Back in 1928, Edward Bernays used his uncle Sigmund Freud’s psychoanalytic theories to elevate propaganda and advertising to new heights.
Often known as the father of modern advertising, Bernays found a way to use psychoanalysis to manipulate people into buying both commodities and ideas.
Now, in keeping with the unethical use of the science of the mind, psychology is being used to promote social media addiction.
It isn’t news that social media is addictive. Multiple documentaries and news reports have emerged over the past few years about social-media rehab. We also all know that person who can’t make a sandwich without posting a pic of it on Instagram.
The reasons behind the addiction, however, are more insidious than we suspected. The Telegraph reports that:
Social media giants are employing “unethical” psychologists to keep children hooked online for hours on end, industry experts have warned.
Fifty psychologists in the US have penned an open letter saying their profession is being used “to manipulate children for profit”.
The letter said the “persuasive design” of social networks and video games was keeping children glued to the point that studies now showed it was affecting their mental wellbeing and academic attainment.
You can read the above mentioned letter in full HERE. In the meantime, here’s a summary:
The signatories called on the American Psychological Association, which represents the profession in the US, to condemn psychologists’ role in developing such techniques.
The open letter comes as The Telegraph has launched the Duty of Care campaign calling for more stringent regulation of social media networks, in order to protect children from harm.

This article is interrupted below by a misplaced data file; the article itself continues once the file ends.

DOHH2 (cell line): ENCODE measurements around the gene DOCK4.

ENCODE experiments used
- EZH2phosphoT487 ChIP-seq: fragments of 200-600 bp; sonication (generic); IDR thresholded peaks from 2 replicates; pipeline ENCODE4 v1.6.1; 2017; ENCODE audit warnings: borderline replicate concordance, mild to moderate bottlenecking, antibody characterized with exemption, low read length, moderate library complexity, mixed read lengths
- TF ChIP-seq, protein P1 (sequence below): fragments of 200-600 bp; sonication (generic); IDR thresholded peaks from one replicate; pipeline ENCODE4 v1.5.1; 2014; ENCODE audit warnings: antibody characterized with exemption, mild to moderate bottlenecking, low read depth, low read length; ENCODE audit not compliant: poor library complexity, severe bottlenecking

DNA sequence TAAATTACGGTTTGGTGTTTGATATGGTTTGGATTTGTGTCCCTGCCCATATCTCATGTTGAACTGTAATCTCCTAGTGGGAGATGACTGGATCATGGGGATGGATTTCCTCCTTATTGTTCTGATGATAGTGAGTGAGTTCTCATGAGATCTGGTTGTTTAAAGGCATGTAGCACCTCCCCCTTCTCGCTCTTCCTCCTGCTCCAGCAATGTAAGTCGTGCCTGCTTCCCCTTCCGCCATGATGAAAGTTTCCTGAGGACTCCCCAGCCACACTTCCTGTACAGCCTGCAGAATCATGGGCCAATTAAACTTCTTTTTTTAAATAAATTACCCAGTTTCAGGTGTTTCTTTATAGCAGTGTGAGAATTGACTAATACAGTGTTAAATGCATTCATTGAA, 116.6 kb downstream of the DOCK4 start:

In recent years, a number of former social media employees have spoken out against the methods employed to keep people hooked, including but not limited to the hellish rabbit hole that is clickbait. And let’s not forget the ego-feeding ‘like’ button on Facebook.
Justin Rosenstein, who first built Facebook’s iconic ‘Like’ button in 2007, has since described the feature as creating “bright dings of pseudo-pleasure” that have helped create “a problem at a civilisation scale”.
The 35-year-old has now banned himself from certain social networks, such as Snapchat, which he compares to heroin.
The creator of the “pull to refresh” feature, Loren Brichter, has also expressed regret over his innovation and called it “addictive”.
Psychologists are now rallying against those in their profession who are helping to develop the persuasive design techniques that keep people, and especially children, hooked.
“There is nothing unethical about using psychologists,” he said. “But what is unethical is when you have a product that is consumptive and causes a problem in a minority of people and you do nothing about it.
“There is a fine line between customer enhancement and exploitation. Anything were you are deliberately trying to get every penny out of a person can be seen as exploitative.”
He said that teengers and children were particularly susceptible when it came to developing problems with overuse.
“Children’s brains are still developing and when young people do things they find it more exciting,” added Dr Griffith.
Harking back to the days of Bernays, the more you scroll, the more you can be advertised too, and the more ads you see, the more likely it is that you’ll start spending.
If you feel like a digital detox is in order, you might want to check out these off-the-grid hotels. Unplugging for a while could be better than therapy.
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